Authorship disputes are not uncommon. Even when there are no actual disputes over who did what on a project, there may be lots of authorship resentments. That’s because a lot of folks — by no mere coincidence, junior scientists more often — end up not getting as much credit as they think they deserve when a paper comes out.
I’ve never been involved in an authorship dispute — at least not to my knowledge. I was once on a paper with many many people and other authors had concerns about the sequence and why it wasn’t entirely alphabetical, but I didn’t pay much attention.
There is no way that your position in a series of names can appropriately represent what you actually did for a paper. The way we assign credit in science is outdated. Careers depend on the credit associated with authorship, and with the exception of single-authored papers, any list of authors is bound to be unfair to someone. (And, come to think of it, I bet many single-authored papers probably have credit disputes, too.)
But this system is the one we have for the time being. So if you want credit for your work, then authorship is where you get it.
One way to minimize disputes is to have a conversation about authorship and roles upfront and negotiate an agreement before any serious work happens.
Negotiation sometimes gets a bad rep. A lot of people think it means fighting for as much as you can get, and then seeing who wins the argument. Certainly, if you approach negotiation positionally, it can end badly, perhaps for both sides.
Negotiation is more successful as a principled discussion, in which both parties create an arrangement that mutually meets their interests. (The 1981 classic, Getting to Yes: Negotiating Agreement Without Giving In, describes principled negotiation and explains why it is better than the positional kind. The book is a valuable read even if you don’t have anything that you plan to negotiate immediately.) You and your collaborators need to discuss your mutual interests as well as how the work will be conducted and what authorship will look like. It’s a bad idea to start working on a project without this agreement. If you decide the authorship arrangement won’t be worth the amount of trouble you would be putting in, drop out of the project.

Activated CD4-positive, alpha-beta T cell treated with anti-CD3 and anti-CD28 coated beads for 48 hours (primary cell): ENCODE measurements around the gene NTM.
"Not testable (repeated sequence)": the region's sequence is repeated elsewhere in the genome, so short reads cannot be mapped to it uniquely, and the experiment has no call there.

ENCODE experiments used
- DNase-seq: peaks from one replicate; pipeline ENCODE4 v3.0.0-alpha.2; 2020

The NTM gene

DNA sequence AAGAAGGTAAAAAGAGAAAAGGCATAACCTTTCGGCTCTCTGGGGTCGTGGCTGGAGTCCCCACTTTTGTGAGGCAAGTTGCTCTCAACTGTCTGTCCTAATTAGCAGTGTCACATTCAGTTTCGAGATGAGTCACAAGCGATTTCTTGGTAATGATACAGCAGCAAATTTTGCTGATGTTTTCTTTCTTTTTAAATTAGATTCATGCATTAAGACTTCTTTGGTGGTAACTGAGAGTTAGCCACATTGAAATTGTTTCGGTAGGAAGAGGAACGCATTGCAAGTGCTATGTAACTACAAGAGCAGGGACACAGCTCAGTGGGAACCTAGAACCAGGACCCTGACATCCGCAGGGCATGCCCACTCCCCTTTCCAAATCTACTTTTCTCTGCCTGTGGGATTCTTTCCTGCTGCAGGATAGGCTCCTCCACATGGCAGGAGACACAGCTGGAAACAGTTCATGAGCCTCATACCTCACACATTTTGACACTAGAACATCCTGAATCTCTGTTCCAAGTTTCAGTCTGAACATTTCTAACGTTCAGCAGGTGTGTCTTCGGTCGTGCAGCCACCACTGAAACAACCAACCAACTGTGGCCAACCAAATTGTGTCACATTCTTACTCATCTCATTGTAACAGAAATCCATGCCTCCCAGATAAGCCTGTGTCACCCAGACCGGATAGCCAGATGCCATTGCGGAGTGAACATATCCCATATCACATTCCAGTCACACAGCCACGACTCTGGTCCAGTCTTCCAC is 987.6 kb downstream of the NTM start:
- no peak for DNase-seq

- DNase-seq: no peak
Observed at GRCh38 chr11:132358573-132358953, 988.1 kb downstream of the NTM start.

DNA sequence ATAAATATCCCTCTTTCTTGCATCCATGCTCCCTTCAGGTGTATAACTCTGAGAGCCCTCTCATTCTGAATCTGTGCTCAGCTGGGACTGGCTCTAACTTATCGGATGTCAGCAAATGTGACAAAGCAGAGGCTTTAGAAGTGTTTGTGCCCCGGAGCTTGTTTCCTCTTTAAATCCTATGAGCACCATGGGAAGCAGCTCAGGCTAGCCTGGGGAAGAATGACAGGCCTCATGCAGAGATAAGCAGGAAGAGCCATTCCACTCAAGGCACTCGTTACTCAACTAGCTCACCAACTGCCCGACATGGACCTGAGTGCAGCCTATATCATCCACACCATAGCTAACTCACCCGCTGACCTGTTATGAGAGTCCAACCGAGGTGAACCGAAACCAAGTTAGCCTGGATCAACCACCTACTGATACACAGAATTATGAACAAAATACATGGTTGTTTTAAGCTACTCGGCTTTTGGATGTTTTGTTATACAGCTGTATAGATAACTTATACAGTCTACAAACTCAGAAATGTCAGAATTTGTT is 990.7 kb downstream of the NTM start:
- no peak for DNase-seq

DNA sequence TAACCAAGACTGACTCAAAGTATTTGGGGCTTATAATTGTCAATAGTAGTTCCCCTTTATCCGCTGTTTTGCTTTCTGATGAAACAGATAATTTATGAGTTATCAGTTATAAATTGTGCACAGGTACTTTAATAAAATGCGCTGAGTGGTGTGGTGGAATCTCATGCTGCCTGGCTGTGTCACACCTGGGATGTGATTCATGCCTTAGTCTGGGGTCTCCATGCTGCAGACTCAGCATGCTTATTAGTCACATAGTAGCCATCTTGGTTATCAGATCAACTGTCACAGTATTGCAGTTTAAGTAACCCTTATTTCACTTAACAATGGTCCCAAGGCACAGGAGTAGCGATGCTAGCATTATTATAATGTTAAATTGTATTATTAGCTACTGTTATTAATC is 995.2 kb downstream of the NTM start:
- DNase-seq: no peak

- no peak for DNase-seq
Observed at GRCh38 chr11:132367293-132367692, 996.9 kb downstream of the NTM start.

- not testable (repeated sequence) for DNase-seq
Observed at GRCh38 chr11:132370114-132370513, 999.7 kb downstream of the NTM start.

Of course, there are imbalances of power in any collaboration. Powerful people may attempt to take more credit than they are due, and less powerful people can get the other end of that stick. The negotiations may be unfair, or subsequent unfair decisions may alter a negotiated agreement. Upfront negotiations can’t eliminate the possibility of malfeasance but can establish a clear arrangement, so that any violation can be clearly documented.
A case in point is one of my own paper I’m working on now. It has about five authors:
- Me, as the one who came up with the idea and got the grant.
- A grad student in another lab who collected some samples.
- The PI for that student’s lab.
- My student who did lab work for the samples and some bibliographic work.
- And a researcher who did some of the analyses.
There are probably several different authorship sequences that we could propose, all of which might seem fair. We found one that we all agreed to. If any one of us ends up having to do more work than that person initially agreed to do, then we can renegotiate.
It’s OK to change things by mutual agreement as a project progresses. For example, I’m working on another paper with a coauthor. The project was my idea, and I did the labwork and the fieldwork, I got the funding, and I was going to write it up. I brought in a collaborator, who has the expertise to analyze the data in a particular way. As the project evolved, we learned new cool things, and decided to expand the scope, and my collaborator spent a lot more time doing more analyses, building the figures, and assembling the results. At that point, I mentioned, “You should be first author on this.” He definitely could have brought it up himself, saying, “Hey, if I’m going to be doing any more on this, then, could we revisit authorship? I’ve been done enough work to be second-author, but I’m about to pass that point, so what do you think?” I suppose we could go co-first-author. But that’s a bunch of silly nonsense so I’m fine not being listed first.
It might seem silly — or like you’re getting ahead of yourself — to have a formal discussion about authorship before any data exist. But really, that’s the only sensible time to have that conversation, if you have any hope of avoiding unfair surprises. If you’re working with less-experienced scientists, they might not be aware that these authorship discussions are standard practice. Negotiating authorship at the start of a project is something that senior scientists pick up from experience. We need to make sure that new scientists learn this early on in their career — and not as the result of a bad experience.
If you’re working on a project, and you don’t know the plans for authorship, then now is the time to have that discussion. If you’re working with people who do not want to be transparent about authorship, you probably shouldn’t be working with those people. If someone doesn’t want to talk about authorship, the most parsimonious explanation is that they’re trying to hide something from you.
If you’re a senior scientist and there are junior scientists in your group, does everybody know what the authorship arrangements are? My students and collaborators will (or at least, should) have zero surprises when it comes to who will be on the papers related to the work that they’re doing. Can you say the same thing about what happens in your lab?